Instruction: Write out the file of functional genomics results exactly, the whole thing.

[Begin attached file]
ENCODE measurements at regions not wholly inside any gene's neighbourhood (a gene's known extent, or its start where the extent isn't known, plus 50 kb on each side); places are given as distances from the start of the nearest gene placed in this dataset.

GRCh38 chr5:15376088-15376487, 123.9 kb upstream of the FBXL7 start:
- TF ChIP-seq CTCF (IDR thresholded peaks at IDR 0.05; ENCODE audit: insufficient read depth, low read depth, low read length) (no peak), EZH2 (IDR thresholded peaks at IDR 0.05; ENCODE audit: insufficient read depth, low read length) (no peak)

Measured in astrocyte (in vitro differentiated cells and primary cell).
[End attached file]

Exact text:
ENCODE measurements at regions not wholly inside any gene's neighbourhood (a gene's known extent, or its start where the extent isn't known, plus 50 kb on each side); places are given as distances from the start of the nearest gene placed in this dataset.

GRCh38 chr5:15376088-15376487, 123.9 kb upstream of the FBXL7 start:
- TF ChIP-seq CTCF (IDR thresholded peaks at IDR 0.05; ENCODE audit: insufficient read depth, low read depth, low read length) (no peak), EZH2 (IDR thresholded peaks at IDR 0.05; ENCODE audit: insufficient read depth, low read length) (no peak)

Measured in astrocyte (in vitro differentiated cells and primary cell).